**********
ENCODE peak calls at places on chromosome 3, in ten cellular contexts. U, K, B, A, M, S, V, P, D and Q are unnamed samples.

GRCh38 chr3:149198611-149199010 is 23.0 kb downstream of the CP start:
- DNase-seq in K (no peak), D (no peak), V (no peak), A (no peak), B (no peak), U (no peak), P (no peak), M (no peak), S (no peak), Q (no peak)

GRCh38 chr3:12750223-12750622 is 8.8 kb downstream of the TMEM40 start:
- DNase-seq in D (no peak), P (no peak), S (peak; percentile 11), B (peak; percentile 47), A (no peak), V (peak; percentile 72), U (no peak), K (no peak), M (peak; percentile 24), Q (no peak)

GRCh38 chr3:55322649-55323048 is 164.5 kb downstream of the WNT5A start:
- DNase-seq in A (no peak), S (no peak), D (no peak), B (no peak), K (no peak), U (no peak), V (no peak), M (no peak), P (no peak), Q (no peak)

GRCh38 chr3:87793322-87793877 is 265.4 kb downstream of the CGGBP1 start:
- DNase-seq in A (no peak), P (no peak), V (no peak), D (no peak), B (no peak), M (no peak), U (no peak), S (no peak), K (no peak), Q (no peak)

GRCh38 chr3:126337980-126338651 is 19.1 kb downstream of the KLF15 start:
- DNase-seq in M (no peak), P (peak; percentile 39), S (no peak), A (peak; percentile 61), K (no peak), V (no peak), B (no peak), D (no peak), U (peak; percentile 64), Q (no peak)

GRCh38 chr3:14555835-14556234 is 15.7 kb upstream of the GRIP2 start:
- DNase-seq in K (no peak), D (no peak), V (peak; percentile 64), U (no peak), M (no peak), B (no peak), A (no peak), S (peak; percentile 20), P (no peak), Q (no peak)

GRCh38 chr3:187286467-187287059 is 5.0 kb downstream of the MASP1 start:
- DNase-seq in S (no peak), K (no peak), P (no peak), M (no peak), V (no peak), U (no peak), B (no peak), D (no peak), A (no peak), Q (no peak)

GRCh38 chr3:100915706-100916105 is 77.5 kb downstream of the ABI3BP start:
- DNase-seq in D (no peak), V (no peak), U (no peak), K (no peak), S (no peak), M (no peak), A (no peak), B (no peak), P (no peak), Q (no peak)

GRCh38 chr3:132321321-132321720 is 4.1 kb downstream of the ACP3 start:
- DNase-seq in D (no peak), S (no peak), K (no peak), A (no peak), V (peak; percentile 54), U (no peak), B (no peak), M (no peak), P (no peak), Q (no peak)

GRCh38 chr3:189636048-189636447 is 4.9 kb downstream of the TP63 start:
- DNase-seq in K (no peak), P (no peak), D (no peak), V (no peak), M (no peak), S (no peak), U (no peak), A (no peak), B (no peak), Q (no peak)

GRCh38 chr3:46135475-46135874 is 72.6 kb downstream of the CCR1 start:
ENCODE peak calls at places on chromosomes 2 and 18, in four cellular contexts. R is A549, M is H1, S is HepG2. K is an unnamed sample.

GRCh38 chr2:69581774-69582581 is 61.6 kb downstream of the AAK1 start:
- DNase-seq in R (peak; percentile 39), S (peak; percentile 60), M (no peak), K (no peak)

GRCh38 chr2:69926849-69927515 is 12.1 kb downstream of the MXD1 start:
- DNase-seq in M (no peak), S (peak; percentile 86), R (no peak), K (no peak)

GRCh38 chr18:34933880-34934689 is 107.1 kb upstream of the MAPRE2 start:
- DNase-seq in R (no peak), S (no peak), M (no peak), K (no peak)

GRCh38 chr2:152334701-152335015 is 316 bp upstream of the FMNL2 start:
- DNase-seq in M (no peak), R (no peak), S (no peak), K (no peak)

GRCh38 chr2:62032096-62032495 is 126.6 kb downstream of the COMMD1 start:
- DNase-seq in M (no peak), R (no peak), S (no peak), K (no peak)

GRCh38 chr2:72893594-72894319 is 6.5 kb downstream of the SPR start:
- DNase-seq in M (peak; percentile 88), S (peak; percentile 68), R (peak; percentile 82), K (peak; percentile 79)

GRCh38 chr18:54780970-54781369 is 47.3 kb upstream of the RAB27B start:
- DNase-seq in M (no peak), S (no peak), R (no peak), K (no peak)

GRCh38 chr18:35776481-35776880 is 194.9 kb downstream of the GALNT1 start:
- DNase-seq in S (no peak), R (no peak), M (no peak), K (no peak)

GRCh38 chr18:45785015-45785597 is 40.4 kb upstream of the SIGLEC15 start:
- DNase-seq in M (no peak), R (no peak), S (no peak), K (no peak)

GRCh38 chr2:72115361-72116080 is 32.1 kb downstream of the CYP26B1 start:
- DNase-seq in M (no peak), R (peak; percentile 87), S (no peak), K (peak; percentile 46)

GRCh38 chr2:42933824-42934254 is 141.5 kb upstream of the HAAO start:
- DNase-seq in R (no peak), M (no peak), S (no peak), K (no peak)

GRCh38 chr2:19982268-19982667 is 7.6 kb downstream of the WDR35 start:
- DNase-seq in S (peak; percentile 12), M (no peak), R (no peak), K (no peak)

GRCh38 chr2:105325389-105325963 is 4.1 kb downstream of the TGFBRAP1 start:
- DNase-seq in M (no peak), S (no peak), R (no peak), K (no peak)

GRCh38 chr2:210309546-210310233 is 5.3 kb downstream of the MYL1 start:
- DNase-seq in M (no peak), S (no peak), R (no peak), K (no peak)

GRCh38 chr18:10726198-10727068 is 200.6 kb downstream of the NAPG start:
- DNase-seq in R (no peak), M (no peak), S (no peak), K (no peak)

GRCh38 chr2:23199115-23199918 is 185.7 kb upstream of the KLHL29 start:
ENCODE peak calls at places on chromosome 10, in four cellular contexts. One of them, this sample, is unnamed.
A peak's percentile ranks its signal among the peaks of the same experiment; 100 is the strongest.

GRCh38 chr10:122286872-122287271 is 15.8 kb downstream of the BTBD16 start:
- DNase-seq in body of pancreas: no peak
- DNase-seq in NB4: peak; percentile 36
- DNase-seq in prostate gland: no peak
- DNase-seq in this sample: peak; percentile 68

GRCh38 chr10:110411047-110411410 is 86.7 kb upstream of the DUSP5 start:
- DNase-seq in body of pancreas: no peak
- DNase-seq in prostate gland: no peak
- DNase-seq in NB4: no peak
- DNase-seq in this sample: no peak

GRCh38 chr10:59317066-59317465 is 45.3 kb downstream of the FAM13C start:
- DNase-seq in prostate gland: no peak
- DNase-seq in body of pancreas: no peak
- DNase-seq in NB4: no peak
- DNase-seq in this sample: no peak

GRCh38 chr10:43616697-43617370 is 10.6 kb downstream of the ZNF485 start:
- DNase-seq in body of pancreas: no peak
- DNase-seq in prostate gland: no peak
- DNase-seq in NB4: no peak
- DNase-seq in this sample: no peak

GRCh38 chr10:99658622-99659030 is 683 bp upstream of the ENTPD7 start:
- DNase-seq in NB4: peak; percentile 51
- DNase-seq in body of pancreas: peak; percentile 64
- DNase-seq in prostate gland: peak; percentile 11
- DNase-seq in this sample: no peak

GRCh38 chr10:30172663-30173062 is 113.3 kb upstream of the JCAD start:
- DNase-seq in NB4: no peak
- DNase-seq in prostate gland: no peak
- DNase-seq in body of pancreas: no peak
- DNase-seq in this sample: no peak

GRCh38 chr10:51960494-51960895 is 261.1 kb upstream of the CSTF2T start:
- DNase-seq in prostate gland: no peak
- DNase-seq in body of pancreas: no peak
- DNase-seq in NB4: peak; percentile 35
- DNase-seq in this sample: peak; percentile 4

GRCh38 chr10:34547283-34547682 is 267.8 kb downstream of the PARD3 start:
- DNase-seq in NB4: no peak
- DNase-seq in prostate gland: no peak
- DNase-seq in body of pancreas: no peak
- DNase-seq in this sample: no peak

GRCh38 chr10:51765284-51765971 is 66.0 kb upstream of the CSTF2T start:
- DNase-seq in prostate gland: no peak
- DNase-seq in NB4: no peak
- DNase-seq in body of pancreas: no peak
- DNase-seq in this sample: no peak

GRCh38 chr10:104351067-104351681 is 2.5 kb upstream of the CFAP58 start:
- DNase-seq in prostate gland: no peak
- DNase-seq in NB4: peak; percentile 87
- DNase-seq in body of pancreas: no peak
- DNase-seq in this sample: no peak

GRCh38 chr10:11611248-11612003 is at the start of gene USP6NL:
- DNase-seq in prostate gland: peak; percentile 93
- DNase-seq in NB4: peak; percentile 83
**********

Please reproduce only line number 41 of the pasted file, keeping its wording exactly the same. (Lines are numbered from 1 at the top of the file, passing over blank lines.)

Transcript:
- DNase-seq in M (no peak), R (no peak), S (no peak), K (no peak)